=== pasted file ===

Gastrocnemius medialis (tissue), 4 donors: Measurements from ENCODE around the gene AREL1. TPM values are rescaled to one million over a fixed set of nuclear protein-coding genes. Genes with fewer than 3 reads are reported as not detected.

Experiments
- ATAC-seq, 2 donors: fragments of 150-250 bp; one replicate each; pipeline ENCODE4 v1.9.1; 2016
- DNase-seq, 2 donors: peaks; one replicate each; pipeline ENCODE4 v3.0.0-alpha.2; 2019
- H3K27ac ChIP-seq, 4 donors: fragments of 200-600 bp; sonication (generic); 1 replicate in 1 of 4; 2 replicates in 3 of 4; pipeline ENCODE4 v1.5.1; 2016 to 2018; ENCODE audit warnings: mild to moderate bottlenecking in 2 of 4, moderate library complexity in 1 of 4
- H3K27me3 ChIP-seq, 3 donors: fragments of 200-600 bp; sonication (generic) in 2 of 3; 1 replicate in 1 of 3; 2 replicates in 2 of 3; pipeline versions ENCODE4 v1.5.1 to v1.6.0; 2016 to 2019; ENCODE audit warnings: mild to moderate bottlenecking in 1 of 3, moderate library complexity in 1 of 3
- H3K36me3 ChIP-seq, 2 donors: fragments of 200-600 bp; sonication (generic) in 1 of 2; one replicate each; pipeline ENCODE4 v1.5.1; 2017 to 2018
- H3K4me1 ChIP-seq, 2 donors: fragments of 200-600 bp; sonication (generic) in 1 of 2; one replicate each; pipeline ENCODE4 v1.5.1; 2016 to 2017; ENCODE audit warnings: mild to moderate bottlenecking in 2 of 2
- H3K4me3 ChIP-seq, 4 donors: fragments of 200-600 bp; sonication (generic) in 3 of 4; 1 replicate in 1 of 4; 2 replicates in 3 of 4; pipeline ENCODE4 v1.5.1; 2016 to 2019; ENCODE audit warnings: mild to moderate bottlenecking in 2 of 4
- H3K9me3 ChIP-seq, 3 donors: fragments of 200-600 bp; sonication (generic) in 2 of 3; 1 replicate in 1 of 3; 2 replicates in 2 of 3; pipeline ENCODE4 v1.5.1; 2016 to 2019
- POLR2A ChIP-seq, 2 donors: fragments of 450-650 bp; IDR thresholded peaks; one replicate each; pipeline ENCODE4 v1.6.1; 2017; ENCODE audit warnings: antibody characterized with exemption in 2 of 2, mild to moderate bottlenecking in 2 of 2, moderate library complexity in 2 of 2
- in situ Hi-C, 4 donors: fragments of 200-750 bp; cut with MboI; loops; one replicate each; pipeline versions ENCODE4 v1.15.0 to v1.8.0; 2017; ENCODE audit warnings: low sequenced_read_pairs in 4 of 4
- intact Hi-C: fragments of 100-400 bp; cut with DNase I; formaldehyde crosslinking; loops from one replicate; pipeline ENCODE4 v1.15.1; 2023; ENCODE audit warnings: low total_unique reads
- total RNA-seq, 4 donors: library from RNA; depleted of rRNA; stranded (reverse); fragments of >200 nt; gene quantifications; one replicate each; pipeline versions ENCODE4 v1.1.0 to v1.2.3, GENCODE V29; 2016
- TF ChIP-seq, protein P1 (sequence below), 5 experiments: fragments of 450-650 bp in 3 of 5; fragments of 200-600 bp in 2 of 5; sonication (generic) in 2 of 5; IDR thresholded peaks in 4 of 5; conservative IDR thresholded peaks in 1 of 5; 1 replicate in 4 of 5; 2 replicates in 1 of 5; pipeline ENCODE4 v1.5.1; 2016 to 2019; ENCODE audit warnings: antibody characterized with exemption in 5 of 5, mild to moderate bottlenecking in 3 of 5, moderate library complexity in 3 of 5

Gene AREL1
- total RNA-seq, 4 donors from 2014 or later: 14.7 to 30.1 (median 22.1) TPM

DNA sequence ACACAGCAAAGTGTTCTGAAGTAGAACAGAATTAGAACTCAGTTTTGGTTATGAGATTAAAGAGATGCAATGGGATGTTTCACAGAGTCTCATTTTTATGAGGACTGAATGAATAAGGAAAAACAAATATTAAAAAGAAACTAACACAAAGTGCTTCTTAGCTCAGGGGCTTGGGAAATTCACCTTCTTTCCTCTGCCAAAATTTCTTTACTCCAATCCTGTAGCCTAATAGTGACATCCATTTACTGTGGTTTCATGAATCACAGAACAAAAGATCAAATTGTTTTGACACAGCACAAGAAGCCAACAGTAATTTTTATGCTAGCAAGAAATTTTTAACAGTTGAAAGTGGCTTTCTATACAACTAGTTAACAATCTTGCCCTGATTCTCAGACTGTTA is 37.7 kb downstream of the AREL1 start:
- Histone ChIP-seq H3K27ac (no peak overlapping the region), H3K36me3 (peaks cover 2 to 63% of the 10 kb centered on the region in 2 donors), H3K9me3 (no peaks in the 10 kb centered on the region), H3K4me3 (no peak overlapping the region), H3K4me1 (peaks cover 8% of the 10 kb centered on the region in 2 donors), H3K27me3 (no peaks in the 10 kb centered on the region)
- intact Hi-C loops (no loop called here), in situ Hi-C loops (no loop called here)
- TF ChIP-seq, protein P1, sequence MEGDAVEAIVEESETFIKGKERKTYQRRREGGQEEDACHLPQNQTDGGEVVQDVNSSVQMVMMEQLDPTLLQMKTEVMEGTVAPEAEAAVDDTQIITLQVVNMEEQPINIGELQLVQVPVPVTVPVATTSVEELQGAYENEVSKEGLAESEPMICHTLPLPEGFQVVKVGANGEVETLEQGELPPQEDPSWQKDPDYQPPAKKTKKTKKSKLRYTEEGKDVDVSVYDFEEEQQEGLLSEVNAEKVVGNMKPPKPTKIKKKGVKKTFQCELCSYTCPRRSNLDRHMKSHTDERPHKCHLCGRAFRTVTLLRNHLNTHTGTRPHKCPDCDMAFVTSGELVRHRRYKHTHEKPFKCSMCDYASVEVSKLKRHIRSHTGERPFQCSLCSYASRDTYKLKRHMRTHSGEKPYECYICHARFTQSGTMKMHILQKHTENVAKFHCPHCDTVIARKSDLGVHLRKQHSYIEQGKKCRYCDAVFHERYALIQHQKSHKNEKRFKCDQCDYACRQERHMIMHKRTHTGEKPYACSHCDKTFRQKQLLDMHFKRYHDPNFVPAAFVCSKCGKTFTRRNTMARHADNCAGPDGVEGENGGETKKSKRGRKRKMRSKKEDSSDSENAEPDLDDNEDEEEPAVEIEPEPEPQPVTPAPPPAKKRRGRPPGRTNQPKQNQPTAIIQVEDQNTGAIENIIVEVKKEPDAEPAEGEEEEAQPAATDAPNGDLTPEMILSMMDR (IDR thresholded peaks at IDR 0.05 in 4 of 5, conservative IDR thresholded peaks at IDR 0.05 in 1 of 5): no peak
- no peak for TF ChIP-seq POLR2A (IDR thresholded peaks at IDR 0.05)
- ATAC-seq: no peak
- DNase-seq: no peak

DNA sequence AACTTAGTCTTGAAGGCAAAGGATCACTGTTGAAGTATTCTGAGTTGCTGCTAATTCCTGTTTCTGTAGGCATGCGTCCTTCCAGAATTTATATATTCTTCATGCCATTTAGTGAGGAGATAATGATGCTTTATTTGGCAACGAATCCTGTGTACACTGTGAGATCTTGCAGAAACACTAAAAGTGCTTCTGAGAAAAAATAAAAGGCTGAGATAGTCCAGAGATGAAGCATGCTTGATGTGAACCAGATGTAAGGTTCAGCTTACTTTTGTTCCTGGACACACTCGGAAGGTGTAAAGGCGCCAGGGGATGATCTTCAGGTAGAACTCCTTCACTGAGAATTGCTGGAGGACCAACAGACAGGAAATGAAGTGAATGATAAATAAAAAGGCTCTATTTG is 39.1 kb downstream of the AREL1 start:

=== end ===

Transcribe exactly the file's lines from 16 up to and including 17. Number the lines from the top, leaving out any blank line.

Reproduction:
Gene AREL1
- total RNA-seq, 4 donors from 2014 or later: 14.7 to 30.1 (median 22.1) TPM